• posted by alliecat
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    I’m sorry, my friends 🙂 I should have proof read! That’s a 1/2 cup of prepared salad dressing…
    Maggie, jicama is a vegetable that is shaped a bit like a turnip, and it’s crispy like an apple, without the sweetness.

    I hope that you’ll give it a try, and post your own creative additions!

  • posted by MaggieBath
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    It’s hard to get here, probably in the Caribbean stores. I imagine a good substitute would be celeriac remoulade. What kind of lettuce do you generally use in the US? I mostly use mixed leaves, generally softer but more flavour than romaine or iceberg.

  • posted by alliecat
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    Maggie, I think that you are probably right about Caribbean stores! I’m not acquainted with celeriac, but I’m thinking
    that Daikon radish would provide the same texture? I use an assortment of greens in salads, which are happily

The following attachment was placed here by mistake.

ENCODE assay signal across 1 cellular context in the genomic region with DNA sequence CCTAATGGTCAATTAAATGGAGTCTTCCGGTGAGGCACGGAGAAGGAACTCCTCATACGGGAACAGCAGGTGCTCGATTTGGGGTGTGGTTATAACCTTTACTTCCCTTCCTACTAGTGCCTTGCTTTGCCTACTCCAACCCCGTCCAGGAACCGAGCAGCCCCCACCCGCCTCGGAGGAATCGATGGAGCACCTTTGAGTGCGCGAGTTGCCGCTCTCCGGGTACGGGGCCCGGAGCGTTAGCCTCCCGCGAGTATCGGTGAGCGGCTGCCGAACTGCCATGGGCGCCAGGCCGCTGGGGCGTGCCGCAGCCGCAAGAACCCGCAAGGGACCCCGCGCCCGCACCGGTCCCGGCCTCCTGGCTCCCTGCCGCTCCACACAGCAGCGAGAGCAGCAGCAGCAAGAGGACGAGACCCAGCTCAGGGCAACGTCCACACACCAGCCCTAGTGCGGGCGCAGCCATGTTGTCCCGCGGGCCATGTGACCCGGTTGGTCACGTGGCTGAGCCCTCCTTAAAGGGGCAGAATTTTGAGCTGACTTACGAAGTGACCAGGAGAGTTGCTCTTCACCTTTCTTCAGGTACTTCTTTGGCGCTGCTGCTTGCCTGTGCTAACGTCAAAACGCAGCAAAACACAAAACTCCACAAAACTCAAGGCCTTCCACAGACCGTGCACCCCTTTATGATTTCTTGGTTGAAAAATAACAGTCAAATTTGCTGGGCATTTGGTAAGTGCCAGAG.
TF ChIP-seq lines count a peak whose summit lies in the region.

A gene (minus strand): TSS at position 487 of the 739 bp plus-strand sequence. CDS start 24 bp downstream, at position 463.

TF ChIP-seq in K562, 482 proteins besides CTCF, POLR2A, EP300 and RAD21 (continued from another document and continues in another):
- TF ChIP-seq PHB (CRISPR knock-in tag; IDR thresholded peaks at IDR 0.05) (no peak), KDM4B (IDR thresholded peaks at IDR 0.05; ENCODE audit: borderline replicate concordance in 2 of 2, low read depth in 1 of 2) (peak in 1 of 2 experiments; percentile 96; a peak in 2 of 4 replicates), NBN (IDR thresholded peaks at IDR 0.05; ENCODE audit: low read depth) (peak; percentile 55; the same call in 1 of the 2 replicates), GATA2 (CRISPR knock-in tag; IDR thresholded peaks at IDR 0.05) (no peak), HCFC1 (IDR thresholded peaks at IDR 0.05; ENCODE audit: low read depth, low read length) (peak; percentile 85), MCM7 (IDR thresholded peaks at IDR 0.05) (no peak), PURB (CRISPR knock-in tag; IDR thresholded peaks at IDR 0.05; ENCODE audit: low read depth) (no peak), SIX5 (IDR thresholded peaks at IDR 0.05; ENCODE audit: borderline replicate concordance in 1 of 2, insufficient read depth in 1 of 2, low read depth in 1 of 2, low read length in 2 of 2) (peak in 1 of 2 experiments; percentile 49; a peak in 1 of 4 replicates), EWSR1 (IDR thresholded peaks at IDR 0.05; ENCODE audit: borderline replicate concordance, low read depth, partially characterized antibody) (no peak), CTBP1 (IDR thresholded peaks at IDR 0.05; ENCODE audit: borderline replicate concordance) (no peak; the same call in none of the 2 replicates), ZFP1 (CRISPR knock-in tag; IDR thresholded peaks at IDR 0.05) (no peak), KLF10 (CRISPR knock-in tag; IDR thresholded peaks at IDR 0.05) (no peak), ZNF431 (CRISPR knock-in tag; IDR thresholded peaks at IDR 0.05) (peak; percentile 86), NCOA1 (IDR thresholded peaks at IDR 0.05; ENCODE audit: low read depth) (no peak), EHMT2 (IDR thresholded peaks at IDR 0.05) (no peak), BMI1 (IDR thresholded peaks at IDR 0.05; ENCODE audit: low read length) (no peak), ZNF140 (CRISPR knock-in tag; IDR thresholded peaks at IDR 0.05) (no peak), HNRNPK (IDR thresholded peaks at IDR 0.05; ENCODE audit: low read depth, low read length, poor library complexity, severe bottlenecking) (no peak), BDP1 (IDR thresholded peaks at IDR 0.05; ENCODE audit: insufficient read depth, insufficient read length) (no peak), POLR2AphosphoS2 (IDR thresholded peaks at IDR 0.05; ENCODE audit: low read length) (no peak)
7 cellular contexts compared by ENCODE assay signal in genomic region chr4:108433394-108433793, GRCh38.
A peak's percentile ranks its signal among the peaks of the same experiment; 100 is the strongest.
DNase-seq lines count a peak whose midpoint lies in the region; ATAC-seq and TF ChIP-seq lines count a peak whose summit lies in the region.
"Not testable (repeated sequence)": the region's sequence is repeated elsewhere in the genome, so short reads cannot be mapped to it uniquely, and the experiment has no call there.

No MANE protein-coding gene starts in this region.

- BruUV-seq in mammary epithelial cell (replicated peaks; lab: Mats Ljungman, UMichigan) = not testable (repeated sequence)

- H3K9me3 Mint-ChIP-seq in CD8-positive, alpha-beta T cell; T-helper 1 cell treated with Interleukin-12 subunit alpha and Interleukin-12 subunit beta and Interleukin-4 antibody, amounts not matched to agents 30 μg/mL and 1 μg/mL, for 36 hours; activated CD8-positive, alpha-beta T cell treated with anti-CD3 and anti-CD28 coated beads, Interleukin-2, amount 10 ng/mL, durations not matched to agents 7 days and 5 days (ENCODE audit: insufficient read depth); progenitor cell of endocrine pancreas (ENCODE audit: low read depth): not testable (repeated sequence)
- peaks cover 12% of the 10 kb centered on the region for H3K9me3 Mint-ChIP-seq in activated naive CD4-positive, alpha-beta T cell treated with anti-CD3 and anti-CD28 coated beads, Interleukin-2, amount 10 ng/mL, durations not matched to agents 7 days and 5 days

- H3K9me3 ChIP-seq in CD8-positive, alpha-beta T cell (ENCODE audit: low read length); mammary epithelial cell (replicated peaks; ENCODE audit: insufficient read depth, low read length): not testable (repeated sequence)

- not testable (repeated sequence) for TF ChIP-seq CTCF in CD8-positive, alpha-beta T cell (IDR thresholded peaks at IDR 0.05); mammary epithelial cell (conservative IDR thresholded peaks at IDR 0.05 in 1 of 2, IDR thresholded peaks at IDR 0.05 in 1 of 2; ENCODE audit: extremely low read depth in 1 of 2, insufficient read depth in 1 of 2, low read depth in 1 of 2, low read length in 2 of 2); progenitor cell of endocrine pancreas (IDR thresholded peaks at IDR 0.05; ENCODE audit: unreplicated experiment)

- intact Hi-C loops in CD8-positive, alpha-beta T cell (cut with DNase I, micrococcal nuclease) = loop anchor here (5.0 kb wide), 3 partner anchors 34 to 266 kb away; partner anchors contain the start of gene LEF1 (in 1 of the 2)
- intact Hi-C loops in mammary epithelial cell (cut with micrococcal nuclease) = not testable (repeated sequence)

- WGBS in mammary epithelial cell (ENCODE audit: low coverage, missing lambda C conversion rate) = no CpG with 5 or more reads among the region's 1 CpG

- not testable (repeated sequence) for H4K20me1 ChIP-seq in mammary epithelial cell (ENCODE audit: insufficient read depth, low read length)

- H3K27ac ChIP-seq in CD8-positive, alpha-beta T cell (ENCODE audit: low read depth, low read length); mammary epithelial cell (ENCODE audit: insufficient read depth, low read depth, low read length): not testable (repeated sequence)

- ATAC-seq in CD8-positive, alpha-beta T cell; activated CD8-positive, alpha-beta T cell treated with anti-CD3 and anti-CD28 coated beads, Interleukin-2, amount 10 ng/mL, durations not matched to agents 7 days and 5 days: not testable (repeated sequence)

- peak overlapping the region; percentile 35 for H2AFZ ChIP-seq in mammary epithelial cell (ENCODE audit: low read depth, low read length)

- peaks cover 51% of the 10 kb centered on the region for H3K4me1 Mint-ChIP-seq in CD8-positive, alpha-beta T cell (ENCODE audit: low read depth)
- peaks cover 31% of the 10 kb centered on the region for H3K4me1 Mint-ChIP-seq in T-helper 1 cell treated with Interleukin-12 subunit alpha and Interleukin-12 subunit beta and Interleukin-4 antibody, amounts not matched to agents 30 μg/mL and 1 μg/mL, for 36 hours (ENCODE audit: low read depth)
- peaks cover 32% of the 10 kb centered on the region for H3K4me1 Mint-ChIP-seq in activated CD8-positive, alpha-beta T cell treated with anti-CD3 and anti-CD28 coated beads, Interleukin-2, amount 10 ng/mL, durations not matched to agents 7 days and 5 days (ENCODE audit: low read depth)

packaged pre-washed and organic 🙂 It really depends on the salad, but I mostly use baby spinach, red leaf, rocket
    and romaine. I think it would be fine to just omit the jicama though. There is plenty of other texture… 🙂

  • posted by MaggieBath
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    Alliecat, yes I use much the same mix. I know Daikon as Mooli! I’ve never tried it but now I will and look like a real foodie; I’m learning more than I expected here:)

  • posted by alliecat
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    Oh Maggie, the talents and wisdom of some of our fellow travelers is extensive 🙂 If you haven’t come across it yet,
    Luvtcook hosts a wonderful thread beginning with “Good Eats,,” in its title. When you have the time, have a peek!
    She is our recognized resource for low carb cooking blogs, as well as recipes.